Solar PV has also become increasingly popular with businesses, non-profits and governments. Walmart, for example, has already installed 65,000 kW of solar energy. The National Renewable Energy Laboratory (NREL) reports that under current market and policy conditions, up to 53 percent of supermarkets in the nation are located in areas where solar energy is no more expensive than electricity from the grid.
Utility-scale solar has made great strides as well. The city of Palo Alto, for example, recently entered into a 30-year power purchase agreement for 80 megawatts (mW) of solar PV electricity for only 6.9 cents per kilowatt-hour (kWh). This price, which includes the 30% federal investment tax credit, compares favorably to power produced by conventional means. Palo Alto’s PPA even rivals the expected cost of energy from a new natural gas facility (6.7 cents / kWh), despite historically low natural gas prices. In New Mexico, the manufacturer and developer First Solar recently agreed to sell 50 mW of solar PV energy to El Paso Electric for only 5.7 cents/kWh – similar to the price of electricity from an existing coal plant. Even without the subsidy of 2.7 cents/kWh from New Mexico’s production tax credit, the resulting 8.4 cents/kWh cost would be less than the estimated cost of power from a new coal project.  Moreover, these costs are substantially less than previously approved solar purchase agreements for the El Paso system.
All told, more than 65 gigawatts (gW) of solar has now been installed worldwide – compared to only 4.5 gW in 2005.
Worldwide Oversupply and Trade Disputes
While lower raw material prices, technological innovation, and economies of scale have helped reduce the price of solar PV, much is simply due to the fact that production of solar PV systems has far exceeded demand in recent years. While current worldwide module production capacity has been estimated at between 60 and 70 gW, experts expect only 30 gW of demand in 2013.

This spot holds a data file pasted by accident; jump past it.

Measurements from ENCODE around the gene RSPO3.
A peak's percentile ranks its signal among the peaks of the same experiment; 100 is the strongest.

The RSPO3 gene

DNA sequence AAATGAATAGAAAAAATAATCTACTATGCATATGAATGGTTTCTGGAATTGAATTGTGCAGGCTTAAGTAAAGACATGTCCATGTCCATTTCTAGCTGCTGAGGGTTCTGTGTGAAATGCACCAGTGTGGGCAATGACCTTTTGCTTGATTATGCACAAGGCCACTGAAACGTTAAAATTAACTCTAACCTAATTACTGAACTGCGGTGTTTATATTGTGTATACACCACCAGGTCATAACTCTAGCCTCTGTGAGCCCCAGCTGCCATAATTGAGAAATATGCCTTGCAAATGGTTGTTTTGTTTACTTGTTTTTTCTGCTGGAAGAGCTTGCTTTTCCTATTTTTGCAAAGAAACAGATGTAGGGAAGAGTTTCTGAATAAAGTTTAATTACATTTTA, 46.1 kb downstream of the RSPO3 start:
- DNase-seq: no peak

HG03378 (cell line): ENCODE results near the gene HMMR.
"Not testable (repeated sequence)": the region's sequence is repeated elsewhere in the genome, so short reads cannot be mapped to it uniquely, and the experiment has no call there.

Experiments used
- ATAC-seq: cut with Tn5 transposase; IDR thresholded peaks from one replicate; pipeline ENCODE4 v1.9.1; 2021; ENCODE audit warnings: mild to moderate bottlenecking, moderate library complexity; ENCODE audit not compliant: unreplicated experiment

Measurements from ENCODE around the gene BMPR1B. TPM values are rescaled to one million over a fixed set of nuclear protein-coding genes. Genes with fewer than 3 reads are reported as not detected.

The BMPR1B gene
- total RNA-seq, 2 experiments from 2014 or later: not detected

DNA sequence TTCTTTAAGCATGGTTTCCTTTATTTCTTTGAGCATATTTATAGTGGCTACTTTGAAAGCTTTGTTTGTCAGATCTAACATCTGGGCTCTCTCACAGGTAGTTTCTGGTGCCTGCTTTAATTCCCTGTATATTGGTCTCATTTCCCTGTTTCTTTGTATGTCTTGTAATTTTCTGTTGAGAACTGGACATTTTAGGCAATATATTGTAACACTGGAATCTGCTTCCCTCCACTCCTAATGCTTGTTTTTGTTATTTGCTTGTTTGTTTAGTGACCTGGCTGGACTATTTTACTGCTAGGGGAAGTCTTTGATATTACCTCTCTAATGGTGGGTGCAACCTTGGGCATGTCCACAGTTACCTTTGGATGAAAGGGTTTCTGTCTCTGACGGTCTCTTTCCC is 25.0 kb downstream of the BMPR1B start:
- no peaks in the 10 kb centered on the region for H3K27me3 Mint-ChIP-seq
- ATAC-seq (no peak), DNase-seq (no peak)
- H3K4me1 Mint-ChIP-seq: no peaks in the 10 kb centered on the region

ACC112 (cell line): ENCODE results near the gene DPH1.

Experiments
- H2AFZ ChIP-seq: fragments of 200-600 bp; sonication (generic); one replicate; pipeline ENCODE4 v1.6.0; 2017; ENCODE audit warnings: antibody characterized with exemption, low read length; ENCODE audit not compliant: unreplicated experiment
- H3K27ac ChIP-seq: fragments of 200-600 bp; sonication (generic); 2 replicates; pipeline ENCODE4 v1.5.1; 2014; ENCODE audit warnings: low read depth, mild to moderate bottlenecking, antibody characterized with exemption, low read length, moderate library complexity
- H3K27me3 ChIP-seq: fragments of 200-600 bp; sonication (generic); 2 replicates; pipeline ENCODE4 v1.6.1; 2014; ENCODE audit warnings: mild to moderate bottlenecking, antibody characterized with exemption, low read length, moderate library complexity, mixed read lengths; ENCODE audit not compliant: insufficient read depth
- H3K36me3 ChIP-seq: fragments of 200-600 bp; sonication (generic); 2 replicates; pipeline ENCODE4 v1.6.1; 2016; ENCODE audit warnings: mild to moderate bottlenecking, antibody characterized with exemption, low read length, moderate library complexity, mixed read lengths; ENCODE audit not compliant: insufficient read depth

Many industry experts have blamed heavily state-subsidized Chinese manufacturers for flooding the market with solar PV modules and components at prices well below the cost of production. In 2012, after determining that “an industry in the United States is materially injured as a result of subsidized imports from the PRC,” the Department Of Commerce issued a final order imposing tariffs and countervailing duties on crystalline silicon PV modules and cells from China. While this ruling may have validated the concerns certain domestic manufacturers raised about their Chinese counterparts, the efficacy and wisdom of the penalties has been questioned from the beginning. Some noted, for example, that Chinese manufacturers could easily circumvent the tariffs with relatively inexpensive supply-chain modifications. Others worried that even if the tariffs were effective in stemming the influx of low-price Chinese solar modules, China would respond with tariffs of its own on the sizeable American solar export industry. These fears are proving to have been well-founded. First, the U.S. tariffs have not posed a significant obstacle; as one executive explained, Chinese manufacturers simply avoid them by using solar cells from Taiwan for U.S.-bound panels. In fact, Chinese solar manufacturers recently set a record for PV panel shipments, with five Chinese firms accounting for a third of global shipments. Second, China has moved to impose tariffs of up to 57% on US polysilicon exports, a decision that is widely expected to hurt US producers. While U.S. producers supplied 24 percent of the world’s polysilicon in 2012, these tariffs could shift the advantage to major manufacturers based elsewhere.